Over the last 20 years, one type of pollution has become the leading cause of water degradation to our lakes, rivers and coastal areas.
Please Don't Feed the Storm Drain
We've all seen trash in our waterways following a storm. Other contaminants, not easily seen, enter our waters in much the same way. When rain falls or snow melts, the water soaks into the ground or flows over the land, picking up and carrying pollutants to our waterways. The sediments and dissolved materials carried to our waterways can directly affect the quality of water.
While some of these contaminants are natural, like sediment from erosion, many are man-made pollutants and include:
- Excess fertilizers, herbicides and insecticides from residential areas and agriculture lands
- Oil, grease and other toxic chemicals from urban runoff
- Motor oil, car batteries and home chemical containers that have been improperly disposed of
- Sediment from improperly managed construction sites, crop and forest lands eroding stream banks
- Bacteria and nutrients from pet waste, livestock and faulty septic systems
All the seen and unseen contaminants that enter our waters from these diverse sources make up what is called nonpoint source pollution. Unlike pollution that can be traced to a single source, with nonpoint source pollution there is no factory, no single pipe, no single point that can be identified, monitored and regulated. Instead, nonpoint source pollution is caused by millions of individual actions and for this reason is difficult to control. Because we all contribute to the problem, it is everyone's responsibility.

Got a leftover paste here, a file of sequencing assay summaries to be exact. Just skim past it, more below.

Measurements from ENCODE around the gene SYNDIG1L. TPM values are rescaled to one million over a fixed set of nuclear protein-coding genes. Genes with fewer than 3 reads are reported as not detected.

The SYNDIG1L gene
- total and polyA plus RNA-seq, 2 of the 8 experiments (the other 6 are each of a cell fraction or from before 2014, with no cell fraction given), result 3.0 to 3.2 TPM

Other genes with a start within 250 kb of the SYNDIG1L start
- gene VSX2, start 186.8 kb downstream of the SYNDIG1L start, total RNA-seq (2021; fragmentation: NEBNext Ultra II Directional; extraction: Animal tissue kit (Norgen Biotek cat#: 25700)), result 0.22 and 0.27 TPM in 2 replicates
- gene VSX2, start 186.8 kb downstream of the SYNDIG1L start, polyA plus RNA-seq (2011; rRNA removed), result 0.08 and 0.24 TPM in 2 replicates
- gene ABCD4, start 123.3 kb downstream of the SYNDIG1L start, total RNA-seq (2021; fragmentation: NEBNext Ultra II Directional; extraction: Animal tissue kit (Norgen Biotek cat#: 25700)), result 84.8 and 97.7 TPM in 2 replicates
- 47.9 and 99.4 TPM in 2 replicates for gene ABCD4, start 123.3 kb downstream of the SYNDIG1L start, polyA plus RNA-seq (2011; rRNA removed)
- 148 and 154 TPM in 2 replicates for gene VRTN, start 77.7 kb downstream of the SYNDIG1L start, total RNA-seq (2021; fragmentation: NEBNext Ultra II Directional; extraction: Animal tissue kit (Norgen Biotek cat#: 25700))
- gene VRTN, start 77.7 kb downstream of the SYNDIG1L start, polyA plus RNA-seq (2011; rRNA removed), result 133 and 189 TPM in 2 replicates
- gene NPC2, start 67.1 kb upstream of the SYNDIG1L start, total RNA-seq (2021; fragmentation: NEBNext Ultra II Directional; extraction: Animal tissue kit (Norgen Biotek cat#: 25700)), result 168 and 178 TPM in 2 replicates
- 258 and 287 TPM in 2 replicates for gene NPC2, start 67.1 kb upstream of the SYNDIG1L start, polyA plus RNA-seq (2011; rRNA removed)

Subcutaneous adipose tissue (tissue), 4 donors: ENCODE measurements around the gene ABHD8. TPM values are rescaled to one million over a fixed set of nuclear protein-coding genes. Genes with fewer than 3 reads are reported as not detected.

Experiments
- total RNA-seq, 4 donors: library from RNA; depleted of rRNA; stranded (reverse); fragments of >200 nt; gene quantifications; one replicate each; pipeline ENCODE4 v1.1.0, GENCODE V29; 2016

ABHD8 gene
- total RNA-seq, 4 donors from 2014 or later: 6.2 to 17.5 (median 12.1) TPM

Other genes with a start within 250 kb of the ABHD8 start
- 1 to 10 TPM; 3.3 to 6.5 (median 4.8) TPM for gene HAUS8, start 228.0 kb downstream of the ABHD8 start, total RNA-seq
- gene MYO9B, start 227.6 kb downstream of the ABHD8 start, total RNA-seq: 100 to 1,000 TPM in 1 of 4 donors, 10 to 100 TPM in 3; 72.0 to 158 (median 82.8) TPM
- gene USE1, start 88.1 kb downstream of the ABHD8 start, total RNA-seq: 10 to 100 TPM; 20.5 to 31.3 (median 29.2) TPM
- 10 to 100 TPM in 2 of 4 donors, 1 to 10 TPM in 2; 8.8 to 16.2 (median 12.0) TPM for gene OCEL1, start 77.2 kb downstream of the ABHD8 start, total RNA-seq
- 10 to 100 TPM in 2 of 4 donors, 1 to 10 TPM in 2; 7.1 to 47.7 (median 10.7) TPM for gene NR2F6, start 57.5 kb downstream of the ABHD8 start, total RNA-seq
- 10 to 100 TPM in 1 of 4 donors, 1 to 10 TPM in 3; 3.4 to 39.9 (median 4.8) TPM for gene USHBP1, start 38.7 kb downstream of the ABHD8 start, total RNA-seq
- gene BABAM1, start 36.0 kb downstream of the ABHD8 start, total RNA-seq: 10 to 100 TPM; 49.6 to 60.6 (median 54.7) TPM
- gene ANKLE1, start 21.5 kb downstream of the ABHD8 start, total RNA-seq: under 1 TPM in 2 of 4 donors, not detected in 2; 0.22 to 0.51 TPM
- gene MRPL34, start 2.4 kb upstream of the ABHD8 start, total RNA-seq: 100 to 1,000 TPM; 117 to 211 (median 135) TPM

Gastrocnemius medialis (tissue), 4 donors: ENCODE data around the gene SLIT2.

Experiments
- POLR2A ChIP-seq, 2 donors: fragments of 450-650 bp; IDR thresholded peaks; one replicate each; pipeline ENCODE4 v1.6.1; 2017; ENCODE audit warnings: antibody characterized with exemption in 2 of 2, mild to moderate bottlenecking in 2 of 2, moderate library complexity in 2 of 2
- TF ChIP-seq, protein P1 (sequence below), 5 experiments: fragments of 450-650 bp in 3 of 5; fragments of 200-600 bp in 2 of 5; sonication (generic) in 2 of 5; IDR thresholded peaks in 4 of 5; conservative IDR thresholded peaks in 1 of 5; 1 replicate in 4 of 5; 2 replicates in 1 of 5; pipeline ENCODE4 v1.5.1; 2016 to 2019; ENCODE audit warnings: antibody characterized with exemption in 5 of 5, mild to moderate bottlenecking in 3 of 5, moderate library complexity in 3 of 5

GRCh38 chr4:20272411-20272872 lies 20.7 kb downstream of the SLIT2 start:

What Can You Do?
- Properly dispose of household chemicals
- Choose non-toxic chemicals for your lawn and garden
- Compost grass clippings and leaves
- Sweep, do not wash, fertilizer and soil off driveways and walkways
- Never allow pet waste to wash into storm drains
- Repair oil leaks from motor vehicles immediately
- Recycle used oil and oil filters
- Do not hose spilled brake fluid, oil, grease and antifreeze into the street
- Never throw litter in streets or down storm drains
- Inspect septic systems every year and pump out every 2 to 5 years
Small changes in one's behavior may seem insignificant, but when multiplied by the entire community, it adds up! Do your share to keep our waters clean. For more information on reducing nonpoint source pollution, call 1-800-CLEANUP, or check out Earth 911 and the Texas Commission on Environmental Quality.